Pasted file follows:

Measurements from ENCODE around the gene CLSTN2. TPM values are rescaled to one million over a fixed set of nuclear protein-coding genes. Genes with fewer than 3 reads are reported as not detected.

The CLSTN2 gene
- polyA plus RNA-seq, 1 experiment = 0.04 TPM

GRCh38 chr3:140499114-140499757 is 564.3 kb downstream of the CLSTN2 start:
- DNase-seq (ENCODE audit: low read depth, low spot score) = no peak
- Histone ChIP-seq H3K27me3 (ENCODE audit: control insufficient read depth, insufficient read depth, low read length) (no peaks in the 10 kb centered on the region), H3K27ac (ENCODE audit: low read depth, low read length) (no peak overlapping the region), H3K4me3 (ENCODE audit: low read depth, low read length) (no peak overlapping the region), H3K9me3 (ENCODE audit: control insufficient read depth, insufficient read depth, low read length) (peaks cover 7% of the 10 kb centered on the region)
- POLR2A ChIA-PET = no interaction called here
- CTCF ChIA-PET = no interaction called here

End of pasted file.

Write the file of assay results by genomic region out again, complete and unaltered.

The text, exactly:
Measurements from ENCODE around the gene CLSTN2. TPM values are rescaled to one million over a fixed set of nuclear protein-coding genes. Genes with fewer than 3 reads are reported as not detected.

The CLSTN2 gene
- polyA plus RNA-seq, 1 experiment = 0.04 TPM

GRCh38 chr3:140499114-140499757 is 564.3 kb downstream of the CLSTN2 start:
- DNase-seq (ENCODE audit: low read depth, low spot score) = no peak
- Histone ChIP-seq H3K27me3 (ENCODE audit: control insufficient read depth, insufficient read depth, low read length) (no peaks in the 10 kb centered on the region), H3K27ac (ENCODE audit: low read depth, low read length) (no peak overlapping the region), H3K4me3 (ENCODE audit: low read depth, low read length) (no peak overlapping the region), H3K9me3 (ENCODE audit: control insufficient read depth, insufficient read depth, low read length) (peaks cover 7% of the 10 kb centered on the region)
- POLR2A ChIA-PET = no interaction called here
- CTCF ChIA-PET = no interaction called here